as the printing of new price lists and catalogues, as well as expensive management

time used up in the supervision and renegotiation of purchase and

sales contracts with suppliers and customers. To illustrate how small menu

costs can produce large macroeconomic fluctuations, we will review the

arguments made by Mankiw and by Akerlof and Yellen.

In imperfectly competitive markets a firm’s demand will depend on (i) its

relative price and (ii) aggregate demand. Suppose following a decline in

aggregate demand the demand curve facing an imperfectly competitive firm

shifts to the left. A shift of the demand curve to the left can significantly

reduce a firm’s profits. However, faced with this new demand curve, the firm

may gain little by changing its price. The firm would prefer that the demand

curve had not shifted but, given the new situation, it can only choose some

point on the new demand curve. This decline in demand is illustrated in

Figure 7.2 by the shift of demand from D0 to D1. Before the decline in

demand the profit-maximizing price and output are P0 and Q0, since marginal

revenue (MR0) is equal to marginal cost (MC0) at point X. For convenience

we assume that marginal cost does not vary with output over the range

shown. Following the decline in demand, the firm suffers a significant reduction

in its profits. Before the reduction in demand, profits are indicated in

Figure 7.2 Price adjustment under monopolistic competition

Figure 7.2 by the area SP0YX. If the firm does not initially reduce its price

following the decline in demand, profits fall to the area indicated by SP0JT.

Because this firm is a ‘price maker’ it must decide whether or not to reduce

price to the new profit-maximizing point indicated by W on the new demand

curve D1. The new profit-maximizing level of output is determined where

MR1 = MC0. With a level of output of Q1, the firm would make profits of SP1

WV. If there were no adjustment costs associated with changing price, a

profit-maximizing firm would reduce its price from P0 to P1. However, if a

firm faces non-trivial ‘menu costs’ of z, the firm may decide to leave price at

P0; that is, the firm moves from point Y to point J in Figure 7.2.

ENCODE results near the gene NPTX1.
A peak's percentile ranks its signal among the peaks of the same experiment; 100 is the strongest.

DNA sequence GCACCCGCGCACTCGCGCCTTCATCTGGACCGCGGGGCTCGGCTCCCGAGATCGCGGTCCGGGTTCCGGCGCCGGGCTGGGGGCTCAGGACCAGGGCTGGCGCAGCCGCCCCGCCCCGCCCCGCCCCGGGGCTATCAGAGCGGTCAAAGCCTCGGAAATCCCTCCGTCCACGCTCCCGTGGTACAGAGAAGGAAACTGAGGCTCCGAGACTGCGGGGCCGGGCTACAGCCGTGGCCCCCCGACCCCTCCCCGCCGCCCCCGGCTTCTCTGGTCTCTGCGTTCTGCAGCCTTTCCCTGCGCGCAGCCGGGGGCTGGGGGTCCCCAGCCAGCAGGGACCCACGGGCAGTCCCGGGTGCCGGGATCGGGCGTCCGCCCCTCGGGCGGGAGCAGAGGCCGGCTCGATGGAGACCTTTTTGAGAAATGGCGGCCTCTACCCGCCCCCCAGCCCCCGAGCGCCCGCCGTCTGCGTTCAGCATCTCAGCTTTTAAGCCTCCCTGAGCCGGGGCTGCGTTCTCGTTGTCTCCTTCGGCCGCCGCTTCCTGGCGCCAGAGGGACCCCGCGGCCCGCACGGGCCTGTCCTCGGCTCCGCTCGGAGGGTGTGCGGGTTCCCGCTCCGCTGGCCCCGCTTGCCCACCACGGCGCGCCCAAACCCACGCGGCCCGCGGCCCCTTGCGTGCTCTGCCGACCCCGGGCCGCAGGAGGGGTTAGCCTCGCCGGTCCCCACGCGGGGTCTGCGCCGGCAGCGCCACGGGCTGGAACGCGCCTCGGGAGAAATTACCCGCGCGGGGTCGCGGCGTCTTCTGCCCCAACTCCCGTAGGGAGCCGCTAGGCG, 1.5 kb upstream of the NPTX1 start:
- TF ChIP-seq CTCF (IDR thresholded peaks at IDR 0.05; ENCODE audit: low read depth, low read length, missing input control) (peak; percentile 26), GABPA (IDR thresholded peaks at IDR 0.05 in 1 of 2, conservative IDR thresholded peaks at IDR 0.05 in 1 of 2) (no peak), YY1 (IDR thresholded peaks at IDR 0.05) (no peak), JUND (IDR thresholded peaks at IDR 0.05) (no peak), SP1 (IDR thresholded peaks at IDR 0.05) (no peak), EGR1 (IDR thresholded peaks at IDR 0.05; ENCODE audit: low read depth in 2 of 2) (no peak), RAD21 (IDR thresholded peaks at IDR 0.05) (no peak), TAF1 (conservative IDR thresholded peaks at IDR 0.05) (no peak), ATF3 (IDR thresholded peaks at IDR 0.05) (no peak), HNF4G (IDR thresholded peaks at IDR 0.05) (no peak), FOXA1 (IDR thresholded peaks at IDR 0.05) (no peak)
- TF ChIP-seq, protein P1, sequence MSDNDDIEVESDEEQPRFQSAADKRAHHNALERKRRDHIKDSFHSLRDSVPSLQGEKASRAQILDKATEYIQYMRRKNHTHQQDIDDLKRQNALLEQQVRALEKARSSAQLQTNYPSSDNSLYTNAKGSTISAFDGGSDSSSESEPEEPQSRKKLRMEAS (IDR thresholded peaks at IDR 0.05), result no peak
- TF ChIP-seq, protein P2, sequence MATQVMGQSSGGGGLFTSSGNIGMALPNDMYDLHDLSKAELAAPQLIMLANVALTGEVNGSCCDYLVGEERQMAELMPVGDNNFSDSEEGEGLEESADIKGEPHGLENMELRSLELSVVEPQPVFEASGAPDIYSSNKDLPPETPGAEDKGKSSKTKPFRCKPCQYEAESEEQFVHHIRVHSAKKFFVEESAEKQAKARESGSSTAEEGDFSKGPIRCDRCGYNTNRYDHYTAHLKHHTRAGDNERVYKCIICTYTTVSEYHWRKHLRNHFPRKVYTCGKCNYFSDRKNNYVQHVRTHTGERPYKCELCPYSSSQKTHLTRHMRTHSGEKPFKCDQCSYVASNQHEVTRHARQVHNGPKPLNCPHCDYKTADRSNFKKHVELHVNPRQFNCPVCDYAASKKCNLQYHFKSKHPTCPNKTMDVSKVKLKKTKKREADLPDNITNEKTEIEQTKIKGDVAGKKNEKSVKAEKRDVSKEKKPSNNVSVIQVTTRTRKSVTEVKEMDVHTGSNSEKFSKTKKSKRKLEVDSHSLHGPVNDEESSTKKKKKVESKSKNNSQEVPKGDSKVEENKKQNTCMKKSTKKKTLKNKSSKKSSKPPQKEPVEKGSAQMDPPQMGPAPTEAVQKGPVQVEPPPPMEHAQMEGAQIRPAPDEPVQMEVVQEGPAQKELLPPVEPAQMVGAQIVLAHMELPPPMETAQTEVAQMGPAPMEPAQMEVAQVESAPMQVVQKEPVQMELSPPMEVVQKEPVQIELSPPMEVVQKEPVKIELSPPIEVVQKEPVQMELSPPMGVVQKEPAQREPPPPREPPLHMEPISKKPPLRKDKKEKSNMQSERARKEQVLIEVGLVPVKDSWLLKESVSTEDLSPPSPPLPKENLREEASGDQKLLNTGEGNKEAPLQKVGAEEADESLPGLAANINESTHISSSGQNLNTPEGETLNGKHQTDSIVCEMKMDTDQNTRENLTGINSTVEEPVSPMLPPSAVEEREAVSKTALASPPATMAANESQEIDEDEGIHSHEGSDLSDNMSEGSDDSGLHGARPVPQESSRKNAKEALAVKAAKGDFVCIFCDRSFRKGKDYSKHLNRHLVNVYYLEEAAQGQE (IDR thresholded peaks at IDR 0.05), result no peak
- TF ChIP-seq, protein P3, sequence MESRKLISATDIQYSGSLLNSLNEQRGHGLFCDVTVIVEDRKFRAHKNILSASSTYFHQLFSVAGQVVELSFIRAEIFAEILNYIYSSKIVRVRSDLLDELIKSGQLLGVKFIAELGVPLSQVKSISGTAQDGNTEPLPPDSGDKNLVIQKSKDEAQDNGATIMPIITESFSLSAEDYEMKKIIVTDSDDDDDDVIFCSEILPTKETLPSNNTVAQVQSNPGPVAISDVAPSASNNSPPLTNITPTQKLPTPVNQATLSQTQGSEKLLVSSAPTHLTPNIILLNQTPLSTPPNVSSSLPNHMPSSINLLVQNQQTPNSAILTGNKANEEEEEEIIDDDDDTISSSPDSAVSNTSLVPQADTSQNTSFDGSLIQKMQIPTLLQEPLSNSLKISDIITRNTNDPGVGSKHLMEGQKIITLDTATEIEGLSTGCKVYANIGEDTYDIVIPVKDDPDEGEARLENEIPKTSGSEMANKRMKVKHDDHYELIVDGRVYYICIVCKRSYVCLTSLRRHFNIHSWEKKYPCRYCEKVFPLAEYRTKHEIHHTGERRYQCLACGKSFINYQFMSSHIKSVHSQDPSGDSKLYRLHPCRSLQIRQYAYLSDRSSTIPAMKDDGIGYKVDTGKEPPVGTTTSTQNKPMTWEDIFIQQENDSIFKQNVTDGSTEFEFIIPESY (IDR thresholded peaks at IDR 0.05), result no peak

Figure 7.3 indicates the consequences of the firm’s decision. By reducing

price from P0 to P1 the firm would increase its profits by B – A. There is no

incentive for a profit-maximizing firm to reduce price if z > B – A. The loss to

society of producing an output of Q* rather than Q1 is indicated by B + C,

which represents the loss of total surplus. If following a reduction of demand

B + C > z > B – A, then the firm will not cut its price even though doing so

would be socially optimal. The flatter the MC schedule, the smaller are the

menu costs necessary to validate a firm’s decision to leave the price unchanged.

Readers should confirm for themselves that the incentive to lower

prices is therefore greater the more marginal cost falls when output declines

(see Gordon, 1990; D. Romer, 2001).

Figure 7.3 Menu costs v. price adjustment

In the Akerlof and Yellen (1985a, 1985b) model, inertial wage-price behaviour

by firms ‘may be near rational’. Firms that behave sub-optimally in

their price-setting behaviour may suffer losses but they are likely to be

second order (small). The idea of near rationality is illustrated in Figure 7.4.

As before, the profit-maximizing price following a decline in demand is

indicated by P1. The reduction in profits (1 – *) that results from failure to

reduce price from P0 to P1 is small (second order) even without taking into

account menu costs (that is, in Figure 7.3, B – A is small). Akerlof and Yellen

(1985a) also demonstrate that, when imperfect competition in the product

market is combined with efficiency wages in the labour market, aggregate

demand disturbances will lead to cyclical fluctuations (see Akerlof, 2002).

Although the firm may optimally choose to maintain price at P0, the impact

of their decision, if repeated by all firms, can have significant macroeconomic

effects. Blanchard and Kiyotaki (1987), in their interpretation of the PAYM

insight, show that the macroeconomic effects of nominal price rigidity differ

from the private costs because price rigidity generates an aggregate demand